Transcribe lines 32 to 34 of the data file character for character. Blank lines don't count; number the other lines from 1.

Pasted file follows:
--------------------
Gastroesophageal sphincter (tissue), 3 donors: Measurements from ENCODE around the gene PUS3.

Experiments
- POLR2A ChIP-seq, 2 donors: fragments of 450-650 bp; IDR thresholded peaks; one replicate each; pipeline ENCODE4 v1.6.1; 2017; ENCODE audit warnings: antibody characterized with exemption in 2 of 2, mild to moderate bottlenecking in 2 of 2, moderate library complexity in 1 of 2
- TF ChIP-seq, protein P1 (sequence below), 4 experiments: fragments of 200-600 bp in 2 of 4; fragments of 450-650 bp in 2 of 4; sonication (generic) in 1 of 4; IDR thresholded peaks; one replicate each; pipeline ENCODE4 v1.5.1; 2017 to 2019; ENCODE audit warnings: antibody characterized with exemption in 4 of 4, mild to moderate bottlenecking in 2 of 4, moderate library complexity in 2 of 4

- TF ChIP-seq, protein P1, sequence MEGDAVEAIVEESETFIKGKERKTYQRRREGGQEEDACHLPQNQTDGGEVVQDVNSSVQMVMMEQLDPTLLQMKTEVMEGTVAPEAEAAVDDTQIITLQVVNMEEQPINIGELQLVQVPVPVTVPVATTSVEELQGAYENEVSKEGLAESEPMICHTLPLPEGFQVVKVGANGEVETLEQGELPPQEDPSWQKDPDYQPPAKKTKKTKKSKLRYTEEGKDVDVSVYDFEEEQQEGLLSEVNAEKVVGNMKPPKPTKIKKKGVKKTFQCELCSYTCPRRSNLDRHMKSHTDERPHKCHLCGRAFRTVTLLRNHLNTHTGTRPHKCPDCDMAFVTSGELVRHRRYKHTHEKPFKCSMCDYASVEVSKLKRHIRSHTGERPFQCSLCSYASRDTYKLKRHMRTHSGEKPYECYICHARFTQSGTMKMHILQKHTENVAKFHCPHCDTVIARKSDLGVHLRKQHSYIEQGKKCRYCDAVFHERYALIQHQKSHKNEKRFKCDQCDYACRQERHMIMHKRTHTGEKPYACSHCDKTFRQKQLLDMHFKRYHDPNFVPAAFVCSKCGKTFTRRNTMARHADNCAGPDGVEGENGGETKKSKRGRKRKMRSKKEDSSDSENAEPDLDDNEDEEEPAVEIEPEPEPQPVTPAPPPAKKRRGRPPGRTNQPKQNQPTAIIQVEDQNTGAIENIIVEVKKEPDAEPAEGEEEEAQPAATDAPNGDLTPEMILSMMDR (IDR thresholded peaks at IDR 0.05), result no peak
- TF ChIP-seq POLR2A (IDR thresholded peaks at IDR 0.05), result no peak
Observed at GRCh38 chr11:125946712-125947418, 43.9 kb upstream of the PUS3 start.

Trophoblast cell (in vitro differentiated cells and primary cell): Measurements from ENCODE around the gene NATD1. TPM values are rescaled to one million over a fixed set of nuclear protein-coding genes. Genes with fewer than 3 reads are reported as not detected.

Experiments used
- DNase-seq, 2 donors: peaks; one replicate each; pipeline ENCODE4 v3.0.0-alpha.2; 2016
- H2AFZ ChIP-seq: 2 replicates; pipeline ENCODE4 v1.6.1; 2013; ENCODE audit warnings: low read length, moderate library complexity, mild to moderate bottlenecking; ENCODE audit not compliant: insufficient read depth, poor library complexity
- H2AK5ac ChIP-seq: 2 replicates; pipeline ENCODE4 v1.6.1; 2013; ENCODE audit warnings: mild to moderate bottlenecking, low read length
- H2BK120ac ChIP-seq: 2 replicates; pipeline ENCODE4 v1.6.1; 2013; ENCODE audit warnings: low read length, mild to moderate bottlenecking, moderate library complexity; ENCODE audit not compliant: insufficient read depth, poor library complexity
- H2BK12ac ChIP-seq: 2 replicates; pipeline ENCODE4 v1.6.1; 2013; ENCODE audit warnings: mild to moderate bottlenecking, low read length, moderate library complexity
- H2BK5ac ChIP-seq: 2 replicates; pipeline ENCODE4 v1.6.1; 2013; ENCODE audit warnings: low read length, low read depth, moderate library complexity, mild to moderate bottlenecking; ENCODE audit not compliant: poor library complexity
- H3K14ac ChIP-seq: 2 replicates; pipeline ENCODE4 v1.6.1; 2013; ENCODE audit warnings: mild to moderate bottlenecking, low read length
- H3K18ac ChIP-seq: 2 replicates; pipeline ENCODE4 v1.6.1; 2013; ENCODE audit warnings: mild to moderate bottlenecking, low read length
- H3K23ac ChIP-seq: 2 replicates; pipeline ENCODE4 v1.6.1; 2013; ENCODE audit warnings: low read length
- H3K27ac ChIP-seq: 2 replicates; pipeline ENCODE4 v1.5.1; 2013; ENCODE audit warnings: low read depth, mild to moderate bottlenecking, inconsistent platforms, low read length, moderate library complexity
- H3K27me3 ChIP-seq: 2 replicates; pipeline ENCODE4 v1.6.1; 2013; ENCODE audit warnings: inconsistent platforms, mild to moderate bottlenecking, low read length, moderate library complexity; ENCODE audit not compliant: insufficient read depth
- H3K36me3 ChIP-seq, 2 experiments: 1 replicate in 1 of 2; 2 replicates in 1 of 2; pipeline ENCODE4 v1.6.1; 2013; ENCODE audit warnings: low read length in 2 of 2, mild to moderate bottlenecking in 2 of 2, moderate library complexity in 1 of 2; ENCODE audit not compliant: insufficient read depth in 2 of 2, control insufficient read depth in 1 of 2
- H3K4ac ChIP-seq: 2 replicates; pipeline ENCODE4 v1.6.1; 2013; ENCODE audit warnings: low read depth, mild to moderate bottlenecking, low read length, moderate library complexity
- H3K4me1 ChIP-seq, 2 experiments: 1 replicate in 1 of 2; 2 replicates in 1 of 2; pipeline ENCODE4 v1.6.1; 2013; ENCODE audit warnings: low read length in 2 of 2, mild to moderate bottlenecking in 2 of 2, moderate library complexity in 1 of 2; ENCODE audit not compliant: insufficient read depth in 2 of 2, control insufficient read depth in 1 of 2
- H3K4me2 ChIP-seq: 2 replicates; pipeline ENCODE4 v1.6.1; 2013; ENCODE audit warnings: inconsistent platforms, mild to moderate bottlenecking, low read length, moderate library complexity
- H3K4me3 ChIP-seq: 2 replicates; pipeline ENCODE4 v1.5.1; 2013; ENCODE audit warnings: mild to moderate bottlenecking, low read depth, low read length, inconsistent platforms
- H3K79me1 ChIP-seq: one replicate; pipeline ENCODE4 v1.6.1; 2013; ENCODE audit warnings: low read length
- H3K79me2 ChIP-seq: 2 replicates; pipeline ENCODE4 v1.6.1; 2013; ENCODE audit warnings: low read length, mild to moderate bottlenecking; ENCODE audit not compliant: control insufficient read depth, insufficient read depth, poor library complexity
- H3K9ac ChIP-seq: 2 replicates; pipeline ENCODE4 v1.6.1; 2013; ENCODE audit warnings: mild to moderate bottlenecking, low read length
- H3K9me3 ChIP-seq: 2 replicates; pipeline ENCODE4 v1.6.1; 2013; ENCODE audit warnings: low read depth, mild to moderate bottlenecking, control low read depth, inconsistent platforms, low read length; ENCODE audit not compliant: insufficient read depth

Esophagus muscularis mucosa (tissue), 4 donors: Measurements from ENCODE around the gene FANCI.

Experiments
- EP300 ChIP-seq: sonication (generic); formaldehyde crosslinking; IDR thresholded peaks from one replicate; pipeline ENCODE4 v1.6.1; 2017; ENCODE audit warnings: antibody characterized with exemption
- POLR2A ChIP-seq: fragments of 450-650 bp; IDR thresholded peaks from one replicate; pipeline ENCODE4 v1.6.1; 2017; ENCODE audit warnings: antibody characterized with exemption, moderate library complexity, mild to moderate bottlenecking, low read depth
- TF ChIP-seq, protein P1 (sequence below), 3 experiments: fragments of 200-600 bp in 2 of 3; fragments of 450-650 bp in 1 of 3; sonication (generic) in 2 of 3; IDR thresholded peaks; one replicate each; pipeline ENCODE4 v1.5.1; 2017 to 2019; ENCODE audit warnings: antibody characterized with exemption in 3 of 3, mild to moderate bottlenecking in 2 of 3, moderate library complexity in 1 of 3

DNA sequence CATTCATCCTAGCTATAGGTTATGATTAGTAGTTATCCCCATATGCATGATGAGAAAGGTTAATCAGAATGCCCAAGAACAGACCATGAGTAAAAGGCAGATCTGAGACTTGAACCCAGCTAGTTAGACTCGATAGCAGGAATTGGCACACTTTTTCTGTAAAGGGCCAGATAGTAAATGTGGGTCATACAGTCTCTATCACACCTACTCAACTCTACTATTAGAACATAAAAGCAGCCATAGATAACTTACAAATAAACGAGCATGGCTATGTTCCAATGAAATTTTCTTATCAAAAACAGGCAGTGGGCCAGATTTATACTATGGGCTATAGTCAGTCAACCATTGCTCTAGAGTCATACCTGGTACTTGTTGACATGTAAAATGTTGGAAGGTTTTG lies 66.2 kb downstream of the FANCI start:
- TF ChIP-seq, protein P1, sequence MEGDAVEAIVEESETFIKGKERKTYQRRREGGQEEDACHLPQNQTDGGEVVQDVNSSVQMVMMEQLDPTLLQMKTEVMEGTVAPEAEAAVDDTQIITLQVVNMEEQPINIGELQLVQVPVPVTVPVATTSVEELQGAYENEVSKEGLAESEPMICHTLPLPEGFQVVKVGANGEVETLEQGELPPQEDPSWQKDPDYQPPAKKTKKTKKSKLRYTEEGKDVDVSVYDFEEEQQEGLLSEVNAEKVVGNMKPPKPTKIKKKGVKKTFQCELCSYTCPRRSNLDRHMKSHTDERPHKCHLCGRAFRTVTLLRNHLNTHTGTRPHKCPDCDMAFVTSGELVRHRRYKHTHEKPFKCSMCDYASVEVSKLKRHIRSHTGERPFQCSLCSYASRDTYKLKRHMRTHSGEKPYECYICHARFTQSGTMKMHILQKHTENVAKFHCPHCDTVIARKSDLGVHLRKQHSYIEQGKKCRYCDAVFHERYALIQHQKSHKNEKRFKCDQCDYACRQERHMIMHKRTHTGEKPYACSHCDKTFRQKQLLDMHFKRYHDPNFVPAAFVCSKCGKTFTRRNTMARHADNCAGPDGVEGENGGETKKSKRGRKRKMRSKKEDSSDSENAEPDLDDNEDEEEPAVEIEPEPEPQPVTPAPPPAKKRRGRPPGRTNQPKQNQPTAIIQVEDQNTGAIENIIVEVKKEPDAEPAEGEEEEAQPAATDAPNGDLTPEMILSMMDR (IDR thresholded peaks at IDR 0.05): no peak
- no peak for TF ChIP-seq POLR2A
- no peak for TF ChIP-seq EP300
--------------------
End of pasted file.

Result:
- EP300 ChIP-seq: sonication (generic); formaldehyde crosslinking; IDR thresholded peaks from one replicate; pipeline ENCODE4 v1.6.1; 2017; ENCODE audit warnings: antibody characterized with exemption
- POLR2A ChIP-seq: fragments of 450-650 bp; IDR thresholded peaks from one replicate; pipeline ENCODE4 v1.6.1; 2017; ENCODE audit warnings: antibody characterized with exemption, moderate library complexity, mild to moderate bottlenecking, low read depth
- TF ChIP-seq, protein P1 (sequence below), 3 experiments: fragments of 200-600 bp in 2 of 3; fragments of 450-650 bp in 1 of 3; sonication (generic) in 2 of 3; IDR thresholded peaks; one replicate each; pipeline ENCODE4 v1.5.1; 2017 to 2019; ENCODE audit warnings: antibody characterized with exemption in 3 of 3, mild to moderate bottlenecking in 2 of 3, moderate library complexity in 1 of 3